How do I break into wedding consulting?

I get this question several times a week…

 

The answer is: You don’t!

 

Just like anything else it takes time, there are no overnight sensations here…

 

Just because you planned your own wedding doesn’t mean you’re ready to tackle others. Planning your own or ‘helping a friend’ might be a good start, but it’s only part of the picture.

 

First I recommend researching a professional association – there are nearly a dozen associations across the US – you’ll need to find the one in your region which offers you the best educational opportunities, networking groups and fits your budget.

 

I also highly recommend you roll up your sleeves and get a part time job working for a local banquet facility or off premise caterer as a server. This is a great way to see how 50% of the average wedding budget comes together – you’ll see the behind the scenes rush to the finish to get everything looking flawless before guests arrive.

 

It will teach you timing, organization and also how to be humble as guests are no nicer to wedding consultants than they are banquet servers.

 

If you have any background in business, you have an advantage… if not I recommend a local community college course on bookkeeping and business.

 

Other recommendations are to do some part time work at a florist – you’ll get to do fun stuff like strip and prep flowers, scrub buckets and answer phones…but you’ll learn a lot.

 

Hopefully you’ll advance to prepping fresh cut /wrapped bouquets, learn how to do boutonnieres, corsages, and green up arrangements or maybe even bouquets!

 

Or, maybe a bridal salon – coming from a food and beverage background I knew nothing about gowns, veils, or headpieces…a year at a bridal salon was amazing for me…I met designers, learned about fabric and cuts of gowns, and also got to meet and talk to brides to be….

 

Having the desire to be a wedding planner is more than just having fun planning a few parties… it takes more than coming up with a name and designing a cool looking business card.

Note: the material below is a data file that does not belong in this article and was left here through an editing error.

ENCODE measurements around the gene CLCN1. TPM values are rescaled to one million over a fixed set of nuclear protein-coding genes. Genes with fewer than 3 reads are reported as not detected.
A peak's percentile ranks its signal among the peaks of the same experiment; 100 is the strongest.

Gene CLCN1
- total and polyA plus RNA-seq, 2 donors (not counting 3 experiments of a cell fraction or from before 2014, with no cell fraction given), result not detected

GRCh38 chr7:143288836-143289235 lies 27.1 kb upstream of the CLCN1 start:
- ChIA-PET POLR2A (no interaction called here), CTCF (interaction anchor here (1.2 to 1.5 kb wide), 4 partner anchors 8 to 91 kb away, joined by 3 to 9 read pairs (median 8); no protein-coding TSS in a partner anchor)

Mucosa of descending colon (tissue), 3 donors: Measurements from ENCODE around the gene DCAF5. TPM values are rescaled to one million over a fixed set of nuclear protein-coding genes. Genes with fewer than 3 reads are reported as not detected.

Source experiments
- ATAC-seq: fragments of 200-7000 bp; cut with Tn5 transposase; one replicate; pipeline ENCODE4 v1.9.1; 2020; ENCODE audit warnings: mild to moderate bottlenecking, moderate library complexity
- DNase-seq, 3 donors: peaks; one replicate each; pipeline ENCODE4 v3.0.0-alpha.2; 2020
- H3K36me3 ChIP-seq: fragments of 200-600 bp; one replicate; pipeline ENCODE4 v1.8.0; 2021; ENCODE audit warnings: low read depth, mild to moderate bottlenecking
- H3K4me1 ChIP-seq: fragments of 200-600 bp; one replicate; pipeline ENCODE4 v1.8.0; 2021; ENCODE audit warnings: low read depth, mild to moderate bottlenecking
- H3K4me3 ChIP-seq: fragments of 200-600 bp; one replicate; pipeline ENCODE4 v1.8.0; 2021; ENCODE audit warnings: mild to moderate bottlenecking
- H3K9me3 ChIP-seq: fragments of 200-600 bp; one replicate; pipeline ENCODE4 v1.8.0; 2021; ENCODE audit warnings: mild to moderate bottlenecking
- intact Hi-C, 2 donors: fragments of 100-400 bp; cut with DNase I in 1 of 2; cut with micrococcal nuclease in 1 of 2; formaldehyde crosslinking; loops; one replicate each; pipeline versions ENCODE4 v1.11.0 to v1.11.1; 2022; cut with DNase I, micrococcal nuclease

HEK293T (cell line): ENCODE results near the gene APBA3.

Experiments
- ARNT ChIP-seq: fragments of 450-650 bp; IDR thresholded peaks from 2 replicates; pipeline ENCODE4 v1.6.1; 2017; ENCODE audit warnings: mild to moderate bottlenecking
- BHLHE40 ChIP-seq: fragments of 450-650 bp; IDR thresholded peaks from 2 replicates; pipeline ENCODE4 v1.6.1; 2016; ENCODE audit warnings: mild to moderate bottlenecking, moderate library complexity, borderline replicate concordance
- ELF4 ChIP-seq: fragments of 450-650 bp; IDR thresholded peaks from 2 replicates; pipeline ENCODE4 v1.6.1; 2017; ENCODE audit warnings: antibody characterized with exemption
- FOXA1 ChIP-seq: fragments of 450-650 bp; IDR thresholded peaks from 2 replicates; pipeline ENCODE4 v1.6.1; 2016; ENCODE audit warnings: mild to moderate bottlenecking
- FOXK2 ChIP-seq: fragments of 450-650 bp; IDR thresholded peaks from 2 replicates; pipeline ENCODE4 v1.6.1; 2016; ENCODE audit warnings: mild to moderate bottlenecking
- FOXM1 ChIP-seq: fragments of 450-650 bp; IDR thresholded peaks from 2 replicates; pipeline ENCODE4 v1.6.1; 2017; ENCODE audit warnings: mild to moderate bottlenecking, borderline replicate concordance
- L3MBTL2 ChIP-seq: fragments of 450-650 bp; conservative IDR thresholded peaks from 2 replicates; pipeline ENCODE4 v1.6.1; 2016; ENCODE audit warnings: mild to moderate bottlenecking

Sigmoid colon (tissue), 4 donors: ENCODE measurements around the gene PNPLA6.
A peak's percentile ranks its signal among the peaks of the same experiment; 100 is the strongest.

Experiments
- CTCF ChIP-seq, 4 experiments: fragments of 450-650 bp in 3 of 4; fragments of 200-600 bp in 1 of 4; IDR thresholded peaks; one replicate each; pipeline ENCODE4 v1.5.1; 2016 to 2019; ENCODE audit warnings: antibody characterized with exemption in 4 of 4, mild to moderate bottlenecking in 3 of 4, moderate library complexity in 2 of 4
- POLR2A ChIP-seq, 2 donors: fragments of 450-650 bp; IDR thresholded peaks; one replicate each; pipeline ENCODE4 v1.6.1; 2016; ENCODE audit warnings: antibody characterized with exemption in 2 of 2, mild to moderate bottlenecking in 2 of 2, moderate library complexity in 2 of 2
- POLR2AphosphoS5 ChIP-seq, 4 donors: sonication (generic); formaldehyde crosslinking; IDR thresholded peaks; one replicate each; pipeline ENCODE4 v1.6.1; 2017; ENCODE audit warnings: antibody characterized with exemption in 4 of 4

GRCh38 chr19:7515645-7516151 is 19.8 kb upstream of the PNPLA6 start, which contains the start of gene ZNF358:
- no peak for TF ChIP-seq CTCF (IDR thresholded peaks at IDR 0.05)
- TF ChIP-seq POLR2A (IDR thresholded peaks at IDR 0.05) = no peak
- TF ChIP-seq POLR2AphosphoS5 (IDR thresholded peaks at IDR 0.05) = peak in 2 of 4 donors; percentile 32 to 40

In addition to the fact that in order to make a living at it you have to work with 15-18 couples a year…which in and of itself is a slow build.

 

You have to establish relationships and earn the trust of other wedding professionals so that they refer to you… and unless you are independently wealthy coming into this career – you will need to be able to research, write, market, network, book keep, respond to emails, interview….all by yourself.

 

A majority of wedding consulting firms are owner operated, maybe a partnership…a few have full time planning staffs….many have assistants for ‘day of’…

 

If you expect you’ll just send an email to a company and they’ll have a bunch of consulting positions open…. WRONGO!

 

You’ll actually stand a better chance with a catering venue, hotel or caterer – once you have some experience in catering…

 

You’re likely to be one of a dozen people emailing any given planner on any given week – experience sets you apart…so does doing something memorable…

 

Great stationary, a well written letter, good experience all make you stand out…DO YOUR RESEARCH – when people look at my site and address anything ‘ to whom it may concern’ or dear sir or madam’ – just shows me they have no attention to detail or research skills or are just blasting the market with emails…

You might then get a chance to intern with an existing consulting company.

 

As I said, there are no overnight sensations… the learning process is slow, as are building relationships, building name recognition, and getting enough referrals to earn a living…

 

 

If you’re willing to take the right steps, you’ll be a success… if you think you’ll jump in, take all the short cuts and be the next best thing… you might be sadly mistaken